How Might Research on Supervision Influence Your Practice? Things I’m More Intentional About Now

By Lynn McAlpine, University of Oxford and McGill University I want to begin by asking you to think back to the highs and lows of your own PhD supervision experience. When I have asked academics to plot their journeys from the start to end of their degrees, they invariably report a number of highs and … Read more

Co-supervision in Doctoral Education: Challenges and Responses

By Dr. Cally Guerin, The University of Adelaide The supervision of doctoral candidates has been subject to many of the same pressures placed upon other aspects of the contemporary university, where staff are required to do more with less, and get it done faster. This presents challenges to established conventions, but it can also have … Read more

Supporting Students’ Writing and Publication

By Professor Rowena Murray, University of the West of Scotland I have three suggestions for supporting students’ writing and publication: A pilot study, Analysing published writing Running writing retreats for your students, or having someone else run them, which makes more time for your own writing. A Pilot Study My first suggestion, a pilot study, has … Read more

Why Do People Lie on Research Candidate Progress Reports?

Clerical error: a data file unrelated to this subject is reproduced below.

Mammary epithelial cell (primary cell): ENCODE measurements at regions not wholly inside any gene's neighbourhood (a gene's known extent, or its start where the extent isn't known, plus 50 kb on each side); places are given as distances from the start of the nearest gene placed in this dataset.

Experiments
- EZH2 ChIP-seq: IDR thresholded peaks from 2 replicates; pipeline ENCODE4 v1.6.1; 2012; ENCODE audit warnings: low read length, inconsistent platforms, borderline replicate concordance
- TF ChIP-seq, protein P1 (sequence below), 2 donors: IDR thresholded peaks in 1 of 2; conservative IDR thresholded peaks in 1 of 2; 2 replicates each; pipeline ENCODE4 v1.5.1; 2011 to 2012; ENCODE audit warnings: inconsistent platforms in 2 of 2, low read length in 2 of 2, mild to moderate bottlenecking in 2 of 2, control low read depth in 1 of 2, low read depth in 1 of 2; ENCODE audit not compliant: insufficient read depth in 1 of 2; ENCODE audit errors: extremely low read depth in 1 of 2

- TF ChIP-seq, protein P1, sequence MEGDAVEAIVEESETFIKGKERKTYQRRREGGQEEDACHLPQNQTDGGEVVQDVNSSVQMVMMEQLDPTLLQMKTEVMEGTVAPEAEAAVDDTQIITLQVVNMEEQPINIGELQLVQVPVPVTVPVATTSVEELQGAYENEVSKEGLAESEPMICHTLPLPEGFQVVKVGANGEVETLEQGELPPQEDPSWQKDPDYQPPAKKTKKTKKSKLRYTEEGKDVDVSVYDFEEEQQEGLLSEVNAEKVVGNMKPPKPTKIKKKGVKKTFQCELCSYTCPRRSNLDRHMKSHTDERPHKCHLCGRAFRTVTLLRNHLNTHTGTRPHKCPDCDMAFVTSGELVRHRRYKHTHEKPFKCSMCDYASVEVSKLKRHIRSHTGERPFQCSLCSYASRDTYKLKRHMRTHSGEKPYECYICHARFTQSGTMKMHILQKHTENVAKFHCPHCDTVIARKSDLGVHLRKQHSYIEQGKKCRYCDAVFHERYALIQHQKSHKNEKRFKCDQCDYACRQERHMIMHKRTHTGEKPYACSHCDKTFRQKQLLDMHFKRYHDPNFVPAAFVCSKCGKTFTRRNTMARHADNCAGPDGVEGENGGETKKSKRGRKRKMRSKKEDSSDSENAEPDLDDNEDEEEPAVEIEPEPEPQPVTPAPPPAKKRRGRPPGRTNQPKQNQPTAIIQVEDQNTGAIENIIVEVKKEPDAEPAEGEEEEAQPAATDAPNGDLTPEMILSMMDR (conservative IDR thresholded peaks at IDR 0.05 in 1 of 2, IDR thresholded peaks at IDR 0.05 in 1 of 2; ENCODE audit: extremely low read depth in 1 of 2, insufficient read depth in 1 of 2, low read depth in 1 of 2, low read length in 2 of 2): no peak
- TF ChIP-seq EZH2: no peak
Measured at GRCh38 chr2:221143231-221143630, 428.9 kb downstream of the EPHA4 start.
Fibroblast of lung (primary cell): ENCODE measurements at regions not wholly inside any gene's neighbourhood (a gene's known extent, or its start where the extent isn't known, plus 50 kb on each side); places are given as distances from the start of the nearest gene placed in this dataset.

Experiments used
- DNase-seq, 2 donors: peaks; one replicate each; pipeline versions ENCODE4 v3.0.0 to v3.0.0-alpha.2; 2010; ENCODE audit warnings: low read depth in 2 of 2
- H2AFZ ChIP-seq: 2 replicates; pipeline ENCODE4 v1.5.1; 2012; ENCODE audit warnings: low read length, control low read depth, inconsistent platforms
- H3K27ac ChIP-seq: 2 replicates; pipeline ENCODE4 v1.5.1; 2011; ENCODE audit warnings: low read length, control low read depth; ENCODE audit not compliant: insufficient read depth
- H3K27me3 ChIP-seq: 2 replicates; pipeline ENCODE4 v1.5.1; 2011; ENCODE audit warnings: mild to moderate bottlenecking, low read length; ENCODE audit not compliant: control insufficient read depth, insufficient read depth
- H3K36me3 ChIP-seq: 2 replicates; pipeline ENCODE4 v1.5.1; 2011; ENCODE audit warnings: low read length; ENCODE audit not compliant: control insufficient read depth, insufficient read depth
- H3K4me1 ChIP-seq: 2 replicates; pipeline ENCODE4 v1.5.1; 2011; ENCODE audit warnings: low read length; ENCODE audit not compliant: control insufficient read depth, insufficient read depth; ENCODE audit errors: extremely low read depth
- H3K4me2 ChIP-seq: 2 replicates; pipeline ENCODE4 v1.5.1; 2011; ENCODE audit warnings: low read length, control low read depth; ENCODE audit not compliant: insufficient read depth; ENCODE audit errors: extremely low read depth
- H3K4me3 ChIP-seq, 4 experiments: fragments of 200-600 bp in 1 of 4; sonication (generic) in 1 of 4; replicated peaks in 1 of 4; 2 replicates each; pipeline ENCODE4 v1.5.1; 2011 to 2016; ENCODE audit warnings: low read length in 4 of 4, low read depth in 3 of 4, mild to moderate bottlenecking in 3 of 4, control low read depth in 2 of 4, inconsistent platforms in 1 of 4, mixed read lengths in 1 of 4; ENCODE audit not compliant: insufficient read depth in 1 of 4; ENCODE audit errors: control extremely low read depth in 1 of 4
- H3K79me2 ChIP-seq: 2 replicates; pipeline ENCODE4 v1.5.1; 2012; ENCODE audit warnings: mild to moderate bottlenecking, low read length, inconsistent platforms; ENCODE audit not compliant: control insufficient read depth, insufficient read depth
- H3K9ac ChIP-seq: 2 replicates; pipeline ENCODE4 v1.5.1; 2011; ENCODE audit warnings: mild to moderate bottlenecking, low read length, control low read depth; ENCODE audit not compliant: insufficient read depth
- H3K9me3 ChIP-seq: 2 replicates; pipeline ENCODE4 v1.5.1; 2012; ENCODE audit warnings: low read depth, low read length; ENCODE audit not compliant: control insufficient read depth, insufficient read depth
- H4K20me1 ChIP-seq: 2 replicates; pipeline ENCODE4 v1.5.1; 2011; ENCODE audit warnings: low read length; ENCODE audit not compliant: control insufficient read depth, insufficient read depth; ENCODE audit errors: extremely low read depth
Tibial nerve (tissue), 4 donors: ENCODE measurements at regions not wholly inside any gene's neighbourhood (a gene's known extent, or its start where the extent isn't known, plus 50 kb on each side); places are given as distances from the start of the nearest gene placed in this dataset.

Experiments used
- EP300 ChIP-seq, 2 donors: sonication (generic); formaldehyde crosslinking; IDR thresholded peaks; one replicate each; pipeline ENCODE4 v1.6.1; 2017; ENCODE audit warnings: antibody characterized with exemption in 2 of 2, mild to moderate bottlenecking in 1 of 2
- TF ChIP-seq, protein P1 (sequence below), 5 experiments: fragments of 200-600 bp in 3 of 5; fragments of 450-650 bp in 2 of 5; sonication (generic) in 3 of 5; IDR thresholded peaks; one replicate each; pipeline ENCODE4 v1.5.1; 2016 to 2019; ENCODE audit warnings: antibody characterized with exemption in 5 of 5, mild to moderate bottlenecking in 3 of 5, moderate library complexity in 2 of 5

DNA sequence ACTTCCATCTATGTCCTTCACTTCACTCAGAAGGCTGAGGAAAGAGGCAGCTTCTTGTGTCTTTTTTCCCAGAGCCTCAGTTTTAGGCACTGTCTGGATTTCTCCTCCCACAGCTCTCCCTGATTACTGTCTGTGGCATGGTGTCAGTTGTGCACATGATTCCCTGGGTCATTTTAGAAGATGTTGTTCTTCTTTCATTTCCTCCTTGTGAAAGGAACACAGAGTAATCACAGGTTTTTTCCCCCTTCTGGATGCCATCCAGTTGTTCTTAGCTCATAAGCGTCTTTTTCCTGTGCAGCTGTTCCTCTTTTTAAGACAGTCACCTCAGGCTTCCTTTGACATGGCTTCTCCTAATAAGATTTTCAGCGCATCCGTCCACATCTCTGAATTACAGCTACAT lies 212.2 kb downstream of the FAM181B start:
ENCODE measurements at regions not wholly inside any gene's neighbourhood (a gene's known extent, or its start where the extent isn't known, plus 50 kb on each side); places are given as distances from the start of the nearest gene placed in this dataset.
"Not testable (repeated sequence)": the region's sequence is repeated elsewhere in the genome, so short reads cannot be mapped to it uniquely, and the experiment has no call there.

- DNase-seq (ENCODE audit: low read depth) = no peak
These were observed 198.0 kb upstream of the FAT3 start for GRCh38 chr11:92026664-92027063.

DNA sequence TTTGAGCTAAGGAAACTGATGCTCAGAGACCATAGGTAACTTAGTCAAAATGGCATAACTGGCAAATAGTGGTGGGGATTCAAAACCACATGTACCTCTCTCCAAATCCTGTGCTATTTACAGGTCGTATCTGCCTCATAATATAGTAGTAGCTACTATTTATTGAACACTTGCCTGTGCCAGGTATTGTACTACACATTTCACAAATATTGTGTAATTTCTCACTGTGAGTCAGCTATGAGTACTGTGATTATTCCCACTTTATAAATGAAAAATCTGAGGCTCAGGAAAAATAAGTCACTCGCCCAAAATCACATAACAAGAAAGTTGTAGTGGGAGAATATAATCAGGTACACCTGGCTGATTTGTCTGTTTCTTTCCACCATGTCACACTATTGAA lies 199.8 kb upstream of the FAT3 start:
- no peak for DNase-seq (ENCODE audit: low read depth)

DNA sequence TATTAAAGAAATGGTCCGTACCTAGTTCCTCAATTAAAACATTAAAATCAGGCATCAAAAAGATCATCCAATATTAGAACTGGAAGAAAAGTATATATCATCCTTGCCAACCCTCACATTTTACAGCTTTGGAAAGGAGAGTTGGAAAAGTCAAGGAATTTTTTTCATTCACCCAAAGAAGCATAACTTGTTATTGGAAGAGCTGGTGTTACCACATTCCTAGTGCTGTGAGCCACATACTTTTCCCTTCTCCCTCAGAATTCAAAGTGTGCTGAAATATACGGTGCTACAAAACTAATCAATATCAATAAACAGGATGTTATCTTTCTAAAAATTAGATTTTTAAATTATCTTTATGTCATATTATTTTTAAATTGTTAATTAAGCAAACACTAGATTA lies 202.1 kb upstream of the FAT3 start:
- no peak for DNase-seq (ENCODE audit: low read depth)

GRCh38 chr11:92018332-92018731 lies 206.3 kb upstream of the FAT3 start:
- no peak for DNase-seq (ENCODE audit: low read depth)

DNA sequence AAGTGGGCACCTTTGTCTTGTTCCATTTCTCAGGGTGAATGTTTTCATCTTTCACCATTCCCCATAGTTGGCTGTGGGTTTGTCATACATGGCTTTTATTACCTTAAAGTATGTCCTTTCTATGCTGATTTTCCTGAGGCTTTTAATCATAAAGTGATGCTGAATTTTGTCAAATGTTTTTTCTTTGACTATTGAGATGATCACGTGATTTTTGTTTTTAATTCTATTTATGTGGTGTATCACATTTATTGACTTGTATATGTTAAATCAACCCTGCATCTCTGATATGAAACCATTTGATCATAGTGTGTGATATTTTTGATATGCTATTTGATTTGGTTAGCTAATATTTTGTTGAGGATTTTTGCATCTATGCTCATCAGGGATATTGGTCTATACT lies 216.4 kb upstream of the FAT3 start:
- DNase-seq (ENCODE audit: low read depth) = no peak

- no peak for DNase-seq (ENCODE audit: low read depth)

It is a truth universally acknowledged that university administrators who must report a simple metric to government will develop a tortured system of paperwork to do so. By the time this paperwork reaches the intended target, the original purpose of collecting the information has often become invisible. As a result, much of the administrative paperwork … Read more

Supervising Practice-based Doctorates

By Dr. Geof Hill, Birmingham City University In the provenance of research practice, practical or experiential knowledge was consistently devalued. The Greeks preferred intellectual knowledge over practical knowledge. During the Renaissance, written intellectual knowledge had precedence over practical knowledge. The emergence of scientific method represented a point of ascendance for scientific knowledge and continued degradation … Read more

Thinking of Research Supervision as a Form of Teaching

Historically, research supervision has been regarded as an adjunct of research; it was assumed that, as Rudd10 put it, ‘ if one can do research then one presumably can supervise it’. However, over the past two decades or so, there has been a recognition that, while being active in research is a necessary condition for effective … Read more